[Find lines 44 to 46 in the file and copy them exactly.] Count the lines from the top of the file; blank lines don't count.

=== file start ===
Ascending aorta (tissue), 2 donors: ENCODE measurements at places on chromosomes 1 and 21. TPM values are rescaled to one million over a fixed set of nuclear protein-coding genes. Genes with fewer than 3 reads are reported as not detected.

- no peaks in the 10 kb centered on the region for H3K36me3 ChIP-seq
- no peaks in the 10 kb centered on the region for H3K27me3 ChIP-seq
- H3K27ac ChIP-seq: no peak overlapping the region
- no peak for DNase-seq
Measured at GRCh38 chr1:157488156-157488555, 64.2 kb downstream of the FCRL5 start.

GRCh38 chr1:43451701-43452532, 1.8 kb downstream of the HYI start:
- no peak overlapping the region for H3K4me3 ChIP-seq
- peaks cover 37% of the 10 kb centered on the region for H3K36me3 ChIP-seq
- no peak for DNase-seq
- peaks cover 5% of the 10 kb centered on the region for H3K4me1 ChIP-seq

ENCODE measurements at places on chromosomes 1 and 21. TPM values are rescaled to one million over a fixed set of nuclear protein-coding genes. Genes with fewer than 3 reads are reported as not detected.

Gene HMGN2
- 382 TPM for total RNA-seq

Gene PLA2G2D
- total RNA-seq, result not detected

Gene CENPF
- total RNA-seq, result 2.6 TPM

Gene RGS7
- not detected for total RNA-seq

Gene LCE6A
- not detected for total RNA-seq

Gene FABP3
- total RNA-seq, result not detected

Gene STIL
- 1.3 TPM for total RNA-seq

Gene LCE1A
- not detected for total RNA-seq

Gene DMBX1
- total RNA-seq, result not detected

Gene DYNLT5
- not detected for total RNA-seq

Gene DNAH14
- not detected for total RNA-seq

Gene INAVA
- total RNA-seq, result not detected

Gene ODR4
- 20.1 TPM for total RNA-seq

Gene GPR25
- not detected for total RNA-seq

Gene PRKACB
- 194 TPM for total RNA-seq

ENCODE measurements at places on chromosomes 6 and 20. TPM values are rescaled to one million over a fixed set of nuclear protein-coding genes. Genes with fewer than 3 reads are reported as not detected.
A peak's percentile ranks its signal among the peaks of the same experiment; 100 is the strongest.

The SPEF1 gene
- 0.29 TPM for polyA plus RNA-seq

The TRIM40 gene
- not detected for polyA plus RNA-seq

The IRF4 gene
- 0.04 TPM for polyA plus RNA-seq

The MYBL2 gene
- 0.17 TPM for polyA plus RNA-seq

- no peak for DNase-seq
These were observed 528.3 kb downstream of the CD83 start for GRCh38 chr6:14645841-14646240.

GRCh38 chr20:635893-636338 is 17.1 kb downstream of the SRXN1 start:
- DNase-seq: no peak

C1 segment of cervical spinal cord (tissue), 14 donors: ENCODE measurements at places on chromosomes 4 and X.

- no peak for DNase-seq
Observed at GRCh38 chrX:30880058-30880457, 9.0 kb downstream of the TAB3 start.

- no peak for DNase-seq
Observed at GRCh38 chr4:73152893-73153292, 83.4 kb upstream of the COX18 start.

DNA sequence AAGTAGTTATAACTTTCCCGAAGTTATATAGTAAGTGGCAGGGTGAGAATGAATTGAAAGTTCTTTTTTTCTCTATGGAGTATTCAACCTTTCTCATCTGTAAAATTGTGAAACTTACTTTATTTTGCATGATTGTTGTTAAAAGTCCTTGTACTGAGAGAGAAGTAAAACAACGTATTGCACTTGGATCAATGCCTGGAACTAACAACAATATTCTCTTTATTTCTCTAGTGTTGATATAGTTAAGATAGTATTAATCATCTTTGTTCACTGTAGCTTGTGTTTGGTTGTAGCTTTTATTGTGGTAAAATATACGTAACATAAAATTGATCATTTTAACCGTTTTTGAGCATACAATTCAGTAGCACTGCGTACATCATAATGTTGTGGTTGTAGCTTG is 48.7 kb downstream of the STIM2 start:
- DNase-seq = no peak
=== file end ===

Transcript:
A peak's percentile ranks its signal among the peaks of the same experiment; 100 is the strongest.

The SPEF1 gene
- 0.29 TPM for polyA plus RNA-seq